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The Past And Present Of PA

PA History

Article from Making Music, October 1987

PA is a history of noise and coincidence. You don't believe us? Tony Bacon will convince

1927 Loud, good quality sound requirements for big audiences take shape as Western Electric produce the first 'talkie' film "The Jazz Singer", premiered on Broadway, New York. The first prophetic talking sequence was Al Jolson saying: "Wait a minute. Wait a minute. You ain't heard nothing yet!"

c1935 An American telephone company invents the 19-inch rack mounting system.

1930s/1940s/1950s American companies Altec and RCA (particularly) and British firm Vitavox develop and perfect the cinema sound systems that would later influence rock sound systems.

1965 Selmer produce their TC300 100 watt PA system — four mike inputs, and two 4x10 speaker columns, soon competing in the UK with similar systems from Vox and Marshall.

1967 Pink Floyd buy a mega-loud 800 watt WEM system from Charlie Watkins, maker of the dead fashionable WEM systems (WEM = Watkins Electric Music). This unheard-of power came about thanks to the brand new WEM 100 watt slave amps — eight of these stacked up produced the 800 watts. Later that same year, WEM's first 1000 watt system premiered at the Windsor Jazz & Blues Festival; WEM also introduced the Audiomaster five-channel powered mixer.

1968 Charlie Watkins invents the sidefill and the stage monitor thanks to bluesman Tal Farlow and Family vocalist Roger Chapman at the Kempton Park Festival. Charlie, positioned at the side of the main stage, had linked up a single 12in speaker to the PA on the second stage so he could hear what was going on. Tal Farlow, performing on the main stage, insisted it be turned round to him, thinking it was his voice and guitar coming from it. Charlie quickly connected it to the main system's mixer, instantly improving Farlow's performance. That took care of the sidefill. Chapman came on later with Family, pushed the speaker to centre stage in front of him, took off his jacket, rolled it up and put it under the speaker to tilt it upwards, and thus was bom the wedge monitor — though it wasn't developed usefully till the mid-1970s. Historic day!

1969 Engineer Dinky Dawson does the first out-front mix for a Fleetwood Mac gig at London's Lyceum using a multicore cable brought back from the States.

1970 US band Iron Butterfly tour Britain; their bin-and-horn PA speaker system (four large RCA bins, developed originally for the cinema in the 40s/50s) is the first of its kind seen and heard on the road in this country. At the end of the tour IB sell their system to support band Yes. Also this year, the first big PA hire company in the UK begins business, IES Entertainments, supplying gear for noisy chaps like Led Zeppelin over the next few years.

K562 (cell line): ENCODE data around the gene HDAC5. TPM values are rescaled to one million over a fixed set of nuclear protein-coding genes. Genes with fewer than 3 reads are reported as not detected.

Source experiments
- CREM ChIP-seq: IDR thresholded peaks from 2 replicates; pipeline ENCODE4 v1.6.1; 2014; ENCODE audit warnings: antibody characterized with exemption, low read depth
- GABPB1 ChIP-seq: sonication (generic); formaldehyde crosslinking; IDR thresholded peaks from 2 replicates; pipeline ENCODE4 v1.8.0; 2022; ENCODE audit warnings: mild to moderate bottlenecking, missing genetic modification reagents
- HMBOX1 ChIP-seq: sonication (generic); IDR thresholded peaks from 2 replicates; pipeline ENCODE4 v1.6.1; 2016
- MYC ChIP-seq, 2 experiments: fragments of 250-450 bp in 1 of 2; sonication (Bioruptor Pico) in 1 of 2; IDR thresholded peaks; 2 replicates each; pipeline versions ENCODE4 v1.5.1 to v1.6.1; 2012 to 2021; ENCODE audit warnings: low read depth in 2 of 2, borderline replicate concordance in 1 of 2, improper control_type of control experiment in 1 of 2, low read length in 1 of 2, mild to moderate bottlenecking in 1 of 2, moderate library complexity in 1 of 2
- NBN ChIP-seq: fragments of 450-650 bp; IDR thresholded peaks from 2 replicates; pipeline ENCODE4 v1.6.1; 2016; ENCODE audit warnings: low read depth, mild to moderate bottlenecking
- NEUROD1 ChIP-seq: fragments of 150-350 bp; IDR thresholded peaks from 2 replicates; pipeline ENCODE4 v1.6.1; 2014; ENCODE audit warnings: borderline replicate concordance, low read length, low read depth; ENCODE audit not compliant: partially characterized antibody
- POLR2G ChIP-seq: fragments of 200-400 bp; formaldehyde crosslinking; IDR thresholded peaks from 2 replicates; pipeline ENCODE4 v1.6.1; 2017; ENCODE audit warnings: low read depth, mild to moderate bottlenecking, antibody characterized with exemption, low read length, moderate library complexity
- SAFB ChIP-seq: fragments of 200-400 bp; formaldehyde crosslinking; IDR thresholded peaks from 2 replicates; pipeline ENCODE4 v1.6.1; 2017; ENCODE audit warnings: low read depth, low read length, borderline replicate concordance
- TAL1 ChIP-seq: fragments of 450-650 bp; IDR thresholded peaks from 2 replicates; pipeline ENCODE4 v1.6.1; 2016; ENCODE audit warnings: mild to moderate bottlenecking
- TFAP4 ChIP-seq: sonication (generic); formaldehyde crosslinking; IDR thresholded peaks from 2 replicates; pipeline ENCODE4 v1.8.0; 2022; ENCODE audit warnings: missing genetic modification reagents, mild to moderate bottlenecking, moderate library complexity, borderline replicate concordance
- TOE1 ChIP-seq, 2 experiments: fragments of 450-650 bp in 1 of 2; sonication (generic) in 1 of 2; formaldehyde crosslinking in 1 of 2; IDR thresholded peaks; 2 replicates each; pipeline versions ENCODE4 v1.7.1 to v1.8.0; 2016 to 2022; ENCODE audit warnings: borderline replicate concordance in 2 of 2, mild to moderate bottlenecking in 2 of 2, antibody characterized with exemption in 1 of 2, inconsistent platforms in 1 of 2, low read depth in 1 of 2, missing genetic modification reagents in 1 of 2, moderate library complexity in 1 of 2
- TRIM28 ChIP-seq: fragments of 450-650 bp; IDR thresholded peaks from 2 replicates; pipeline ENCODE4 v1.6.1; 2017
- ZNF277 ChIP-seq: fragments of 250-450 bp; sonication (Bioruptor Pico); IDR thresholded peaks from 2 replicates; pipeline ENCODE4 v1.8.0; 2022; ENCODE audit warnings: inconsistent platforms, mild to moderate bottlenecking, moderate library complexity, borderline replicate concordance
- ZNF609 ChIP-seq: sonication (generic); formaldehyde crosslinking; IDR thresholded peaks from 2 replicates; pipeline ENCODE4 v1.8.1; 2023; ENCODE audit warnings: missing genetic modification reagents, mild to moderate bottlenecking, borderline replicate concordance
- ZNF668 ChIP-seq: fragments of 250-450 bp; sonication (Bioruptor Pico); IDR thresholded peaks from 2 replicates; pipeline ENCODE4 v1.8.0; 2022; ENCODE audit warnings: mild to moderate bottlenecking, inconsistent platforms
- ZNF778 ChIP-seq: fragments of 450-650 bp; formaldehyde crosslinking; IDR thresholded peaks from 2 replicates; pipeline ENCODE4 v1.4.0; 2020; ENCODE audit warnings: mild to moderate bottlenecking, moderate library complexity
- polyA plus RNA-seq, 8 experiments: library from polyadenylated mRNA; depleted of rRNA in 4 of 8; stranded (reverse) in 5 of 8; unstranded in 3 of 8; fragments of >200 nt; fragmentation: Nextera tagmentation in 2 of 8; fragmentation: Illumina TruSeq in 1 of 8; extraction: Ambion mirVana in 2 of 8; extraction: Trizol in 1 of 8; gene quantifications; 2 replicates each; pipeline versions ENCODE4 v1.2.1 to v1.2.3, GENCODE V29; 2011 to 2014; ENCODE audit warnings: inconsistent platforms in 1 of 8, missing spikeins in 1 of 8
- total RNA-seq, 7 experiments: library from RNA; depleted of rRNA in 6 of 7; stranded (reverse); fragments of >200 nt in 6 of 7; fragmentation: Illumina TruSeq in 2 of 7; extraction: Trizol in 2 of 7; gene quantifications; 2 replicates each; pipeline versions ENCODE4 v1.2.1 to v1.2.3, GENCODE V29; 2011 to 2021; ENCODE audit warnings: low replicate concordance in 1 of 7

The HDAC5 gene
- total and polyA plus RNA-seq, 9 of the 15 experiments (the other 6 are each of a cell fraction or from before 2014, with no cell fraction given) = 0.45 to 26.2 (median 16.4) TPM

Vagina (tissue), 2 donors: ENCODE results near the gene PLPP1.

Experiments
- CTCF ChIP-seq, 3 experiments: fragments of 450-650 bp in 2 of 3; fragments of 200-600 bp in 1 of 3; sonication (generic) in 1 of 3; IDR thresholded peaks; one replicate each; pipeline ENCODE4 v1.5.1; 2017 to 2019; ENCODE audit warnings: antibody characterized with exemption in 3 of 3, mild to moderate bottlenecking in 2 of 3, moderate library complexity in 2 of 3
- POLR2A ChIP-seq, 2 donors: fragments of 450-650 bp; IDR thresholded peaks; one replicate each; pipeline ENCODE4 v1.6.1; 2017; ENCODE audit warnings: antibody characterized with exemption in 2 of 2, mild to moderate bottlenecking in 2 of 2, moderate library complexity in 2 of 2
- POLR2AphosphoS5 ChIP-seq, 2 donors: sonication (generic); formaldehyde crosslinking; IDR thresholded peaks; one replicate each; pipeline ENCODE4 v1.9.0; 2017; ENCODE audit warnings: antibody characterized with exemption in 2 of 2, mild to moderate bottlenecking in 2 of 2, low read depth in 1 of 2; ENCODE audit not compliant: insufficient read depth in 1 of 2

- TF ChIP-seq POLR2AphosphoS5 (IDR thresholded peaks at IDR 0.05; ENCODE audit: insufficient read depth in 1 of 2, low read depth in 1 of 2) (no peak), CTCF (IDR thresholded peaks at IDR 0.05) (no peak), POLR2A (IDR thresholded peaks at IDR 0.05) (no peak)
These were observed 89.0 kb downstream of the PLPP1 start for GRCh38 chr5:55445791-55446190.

1971 Pink Floyd insist on their new miniaturised Kelsey-Morris passive crossover systems being built into tobacco tins. John Robson, sound engineer with ELP, gets the cinema-system bug and fits his band up with four 10ft folded horns with twin 15in drivers for bass, four Vitavox horns and two JBL horns for highs, all powered by Crowns.

1973 Midas put on the market the first integrated multi-amp, the Block, containing four separate amps, which would drive four different sets of speakers for different frequencies and would deliver 1000 watts in all.

1974 Crosby Stills Nash & Young's system, weighing 72,000 pounds, is flown in a Boeing 707 to London, along with 36 technicians, for the American group's concert at Wembley Stadium in September (plus The Band and Joni Mitchell). Receipts for promoter Mel Bush included £250,000 from ticket sales. Expenses included £20,000 VAT, plus stadium hire, stage construction, electricity supply and security at around £65,000 all-in, and £20,000 for the above mentioned Boeing.

1975 The Who's first tour where engineer Bob Pridden uses an out-front mixer. "It worked out really well," said Bob, "because I can concentrate on my own mixing — before, at the side of the stage, I had to be like an octopus."

1976 The Who play at Charlton football ground and are measured as the loudest pop group — 120db 50 metres from the stage — thanks to a Tasco 76,000 watt system powered by 80 Crown and 20 Phase Linear amps. This concert remains the loudest concert entry in the 1987 Guinness Book Of Records. "I've always been embarrassed by that," says Nick Blyth of Tasco. "We've done bigger systems than that — say at the Castle Donnington Monster Of Rock festival in 1986 and the year before. We had 220 stacks in the main PA, which you could say are 1500 watts each, but quite honestly I'm not interested in power. When I see someone saying they've got the biggest system, I think 'What a prat'."

1982 Turbosound, a PA company clearly interested in the development of high power, high quality speaker systems, launch their compact TMS3 speaker, bearing out this philosophy — twin 15in bass bins, twin midrange 'turbo' horns, and twin radial horns in each, handling a staggering 1500 watts.

1983 Rob Cowlyn, sound engineer for Duran Duran, claims that the 'anticipatory screaming' before the group even took the stage at an Australian concert in November, exceeded 120db.


"Guinness Book Of Records 1987"
Ben Duncan "PA Volume 1/2/3" One Two Testing, June-August 1984
Tony Bacon "Rock Hardware", 1981

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Publisher: Making Music - Track Record Publishing Ltd, Nexus Media Ltd.

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Making Music - Oct 1987



Feature by Tony Bacon

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